By Bill Kisliuk
Mona Jarrahi, an associate professor of electrical engineering at the UCLA Henry Samueli School of Engineering and Applied Science, has received a Presidential Early Career Award for Scientists and Engineers (PECASE) — the highest honor bestowed by the U.S. government on science and engineering researchers in the early stages of their careers.
Jarrahi, who is working to develop ultra-fast optoelectronic technologies for use in health care, telecommunications, remote sensing and other applications, joined the UCLA Engineering faculty in 2013. She is one of 102 scientists and engineers to receive a 2013 PECASE. The awards were announced Dec. 23.
“The impressive achievements of these early-stage scientists and engineers are promising indicators of even greater successes ahead,” President Obama said in announcing the awards. “We are grateful for their commitment to generating the scientific and technical advancements that will ensure America’s global leadership for many years to come.”
Jarrahi, who came to UCLA from the University of Michigan, Ann Arbor, where she was a faculty member, focuses on developing next-generation devices and integrated systems for terahertz/millimeter-wave sensing, imaging, computing and communication systems.
Jarrahi’s group investigates novel materials, plasmonic nanostructures and device concepts that work at terahertz frequencies, with the potential to improve sensing and imaging of opaque substances and deepen our understanding of their molecular constituents.
“I am delighted and honored that my work on terahertz optoelectronics has been recognized with the presidential award,” Jarrahi said. “I plan to employ the terahertz device technologies developed in my group for medical imaging and diagnostics, biological sensing, atmospheric sensing, pharmaceutical quality control and security screening.”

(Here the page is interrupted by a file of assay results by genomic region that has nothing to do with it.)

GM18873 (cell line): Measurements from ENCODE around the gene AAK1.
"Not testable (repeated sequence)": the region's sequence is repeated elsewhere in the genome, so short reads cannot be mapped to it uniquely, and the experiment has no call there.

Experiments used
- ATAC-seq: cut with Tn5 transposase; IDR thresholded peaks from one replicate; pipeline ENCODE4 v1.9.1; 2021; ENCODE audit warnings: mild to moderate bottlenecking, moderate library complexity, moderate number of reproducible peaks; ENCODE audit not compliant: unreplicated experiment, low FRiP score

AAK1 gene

Vijay K. Dhir, the dean of UCLA Engineering, said Jarrahi is the eighth current member of the school’s faculty to receive a PECASE.
“It is great news that Professor Jarrahi’s work has been recognized by the president,” Dhir said. “We are certain that she will continue to distinguish herself and will contribute as UCLA Engineering sustains and improves its reputation for teaching the engineers and leaders of the future, performing public service and engaging in cutting-edge research.”
Jarrahi has received many honors, including the National Academy of Engineering’s Grainger Foundation Frontiers of Engineering Award, an early career award from the National Science Foundation, and young investigator awards from the Army Research Office, the Office of Naval Research and the Defense Advanced Projects Agency.
“I would like to thank the current and former members of my research group for their great contributions and the excitement they bring to our projects,” Jarrahi said. “I also would like to thank our funding agencies — ONR, NSF, DARPA, ARO and NASA — for supporting our research.”
The early career awards were established in 1996. A variety of federal departments and agencies join together annually to nominate scientists and engineers whose early accomplishments show the greatest promise for assuring U.S. preeminence in science and engineering and advancing the nation’s goals.